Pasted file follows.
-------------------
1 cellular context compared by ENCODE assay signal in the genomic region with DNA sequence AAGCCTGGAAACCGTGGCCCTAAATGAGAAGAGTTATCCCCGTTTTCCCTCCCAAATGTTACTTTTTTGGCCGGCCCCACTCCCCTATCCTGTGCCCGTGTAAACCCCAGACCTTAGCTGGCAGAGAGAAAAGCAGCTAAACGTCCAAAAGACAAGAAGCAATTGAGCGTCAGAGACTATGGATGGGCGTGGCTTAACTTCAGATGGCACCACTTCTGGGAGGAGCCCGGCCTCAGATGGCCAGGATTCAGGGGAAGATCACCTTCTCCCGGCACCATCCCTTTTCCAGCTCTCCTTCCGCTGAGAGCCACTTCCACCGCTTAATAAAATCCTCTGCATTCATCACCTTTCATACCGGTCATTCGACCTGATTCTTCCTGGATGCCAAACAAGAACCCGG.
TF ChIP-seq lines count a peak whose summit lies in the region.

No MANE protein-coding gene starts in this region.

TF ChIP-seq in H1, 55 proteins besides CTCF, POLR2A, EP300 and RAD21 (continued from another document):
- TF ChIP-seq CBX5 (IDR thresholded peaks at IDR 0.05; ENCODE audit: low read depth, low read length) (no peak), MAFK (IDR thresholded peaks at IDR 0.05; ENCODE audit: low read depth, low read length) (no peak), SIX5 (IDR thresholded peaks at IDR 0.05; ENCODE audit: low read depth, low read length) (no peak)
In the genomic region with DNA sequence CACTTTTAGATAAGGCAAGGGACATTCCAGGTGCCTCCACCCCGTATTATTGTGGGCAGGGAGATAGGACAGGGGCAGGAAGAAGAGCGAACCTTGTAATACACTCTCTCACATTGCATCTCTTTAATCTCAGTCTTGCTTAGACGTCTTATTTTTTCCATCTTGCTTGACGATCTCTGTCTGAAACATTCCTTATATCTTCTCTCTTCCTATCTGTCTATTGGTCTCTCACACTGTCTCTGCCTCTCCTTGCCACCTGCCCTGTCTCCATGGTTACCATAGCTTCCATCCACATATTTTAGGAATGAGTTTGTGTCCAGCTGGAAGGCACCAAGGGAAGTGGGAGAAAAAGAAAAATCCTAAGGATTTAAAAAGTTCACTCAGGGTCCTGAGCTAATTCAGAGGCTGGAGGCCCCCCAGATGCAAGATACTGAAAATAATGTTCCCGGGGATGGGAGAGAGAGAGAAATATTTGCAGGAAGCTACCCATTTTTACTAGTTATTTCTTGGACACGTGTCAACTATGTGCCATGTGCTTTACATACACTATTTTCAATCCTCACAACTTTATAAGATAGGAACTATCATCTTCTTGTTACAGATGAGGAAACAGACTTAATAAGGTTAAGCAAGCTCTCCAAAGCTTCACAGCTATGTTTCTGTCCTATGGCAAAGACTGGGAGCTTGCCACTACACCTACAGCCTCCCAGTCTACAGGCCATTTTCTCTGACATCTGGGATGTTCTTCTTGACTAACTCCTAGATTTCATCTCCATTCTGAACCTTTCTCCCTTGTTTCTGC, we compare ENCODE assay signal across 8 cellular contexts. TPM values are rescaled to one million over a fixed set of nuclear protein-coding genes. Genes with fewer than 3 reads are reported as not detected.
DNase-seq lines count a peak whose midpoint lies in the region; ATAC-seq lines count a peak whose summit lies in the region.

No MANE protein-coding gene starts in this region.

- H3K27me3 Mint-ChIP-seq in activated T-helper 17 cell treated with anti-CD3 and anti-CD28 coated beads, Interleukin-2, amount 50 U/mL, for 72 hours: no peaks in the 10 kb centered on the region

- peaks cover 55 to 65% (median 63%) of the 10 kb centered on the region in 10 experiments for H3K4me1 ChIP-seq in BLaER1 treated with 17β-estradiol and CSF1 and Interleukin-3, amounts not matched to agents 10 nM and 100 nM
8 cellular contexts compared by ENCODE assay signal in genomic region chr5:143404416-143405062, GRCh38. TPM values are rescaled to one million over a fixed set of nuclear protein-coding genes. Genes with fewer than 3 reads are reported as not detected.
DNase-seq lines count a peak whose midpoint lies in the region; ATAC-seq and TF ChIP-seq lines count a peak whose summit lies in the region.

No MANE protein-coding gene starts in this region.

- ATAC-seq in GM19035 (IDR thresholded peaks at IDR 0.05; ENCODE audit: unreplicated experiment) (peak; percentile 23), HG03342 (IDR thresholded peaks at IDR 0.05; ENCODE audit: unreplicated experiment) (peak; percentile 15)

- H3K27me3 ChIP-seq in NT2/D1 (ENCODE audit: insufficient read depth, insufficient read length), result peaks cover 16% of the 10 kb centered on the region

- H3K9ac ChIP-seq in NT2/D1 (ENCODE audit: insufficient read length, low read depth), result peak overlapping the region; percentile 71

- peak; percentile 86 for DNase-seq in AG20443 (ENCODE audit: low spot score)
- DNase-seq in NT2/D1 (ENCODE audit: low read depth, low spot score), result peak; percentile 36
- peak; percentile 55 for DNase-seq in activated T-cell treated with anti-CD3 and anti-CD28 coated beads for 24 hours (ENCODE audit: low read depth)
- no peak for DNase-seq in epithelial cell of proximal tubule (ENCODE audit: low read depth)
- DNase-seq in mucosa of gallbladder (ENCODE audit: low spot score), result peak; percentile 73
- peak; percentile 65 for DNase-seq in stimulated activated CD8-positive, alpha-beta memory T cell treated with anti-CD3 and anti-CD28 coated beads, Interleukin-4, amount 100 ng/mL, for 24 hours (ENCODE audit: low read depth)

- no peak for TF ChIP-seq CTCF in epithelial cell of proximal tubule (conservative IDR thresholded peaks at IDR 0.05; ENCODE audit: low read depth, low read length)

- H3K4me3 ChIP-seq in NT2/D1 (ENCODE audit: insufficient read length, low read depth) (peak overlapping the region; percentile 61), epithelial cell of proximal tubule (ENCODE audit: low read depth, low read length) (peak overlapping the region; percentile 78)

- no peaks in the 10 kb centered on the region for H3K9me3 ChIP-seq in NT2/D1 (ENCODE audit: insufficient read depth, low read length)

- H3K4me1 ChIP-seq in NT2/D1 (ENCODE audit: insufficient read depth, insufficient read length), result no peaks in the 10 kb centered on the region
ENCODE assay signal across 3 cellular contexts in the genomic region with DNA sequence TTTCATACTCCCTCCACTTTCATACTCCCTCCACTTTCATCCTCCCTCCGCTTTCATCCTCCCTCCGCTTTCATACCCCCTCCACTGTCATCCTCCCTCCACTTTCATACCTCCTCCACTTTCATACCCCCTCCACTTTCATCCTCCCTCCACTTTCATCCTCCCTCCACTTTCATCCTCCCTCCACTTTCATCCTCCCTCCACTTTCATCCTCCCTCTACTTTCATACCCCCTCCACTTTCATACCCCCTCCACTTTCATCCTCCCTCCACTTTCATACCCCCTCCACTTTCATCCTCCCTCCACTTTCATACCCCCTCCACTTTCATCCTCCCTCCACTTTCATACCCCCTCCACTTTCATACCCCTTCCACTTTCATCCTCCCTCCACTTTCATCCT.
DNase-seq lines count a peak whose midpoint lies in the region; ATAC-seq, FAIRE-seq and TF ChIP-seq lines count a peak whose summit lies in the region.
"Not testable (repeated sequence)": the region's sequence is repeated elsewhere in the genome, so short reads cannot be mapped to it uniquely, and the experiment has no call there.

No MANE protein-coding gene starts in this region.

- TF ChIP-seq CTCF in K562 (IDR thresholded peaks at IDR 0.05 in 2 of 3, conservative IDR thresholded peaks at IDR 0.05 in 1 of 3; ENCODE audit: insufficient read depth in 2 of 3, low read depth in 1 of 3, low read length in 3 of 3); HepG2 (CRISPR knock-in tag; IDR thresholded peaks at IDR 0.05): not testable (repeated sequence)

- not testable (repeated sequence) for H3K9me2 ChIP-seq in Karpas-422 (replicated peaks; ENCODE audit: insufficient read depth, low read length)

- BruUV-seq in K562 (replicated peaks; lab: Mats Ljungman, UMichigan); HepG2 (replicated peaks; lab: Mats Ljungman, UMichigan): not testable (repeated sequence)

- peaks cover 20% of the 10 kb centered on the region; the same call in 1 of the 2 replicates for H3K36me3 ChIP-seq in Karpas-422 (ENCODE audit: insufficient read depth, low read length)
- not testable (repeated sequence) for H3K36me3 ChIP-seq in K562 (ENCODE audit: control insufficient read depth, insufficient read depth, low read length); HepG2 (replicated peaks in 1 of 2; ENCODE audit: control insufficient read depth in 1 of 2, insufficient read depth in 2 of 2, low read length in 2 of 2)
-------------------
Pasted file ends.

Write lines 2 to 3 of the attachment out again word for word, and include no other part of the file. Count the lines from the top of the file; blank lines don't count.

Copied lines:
TF ChIP-seq lines count a peak whose summit lies in the region.

No MANE protein-coding gene starts in this region.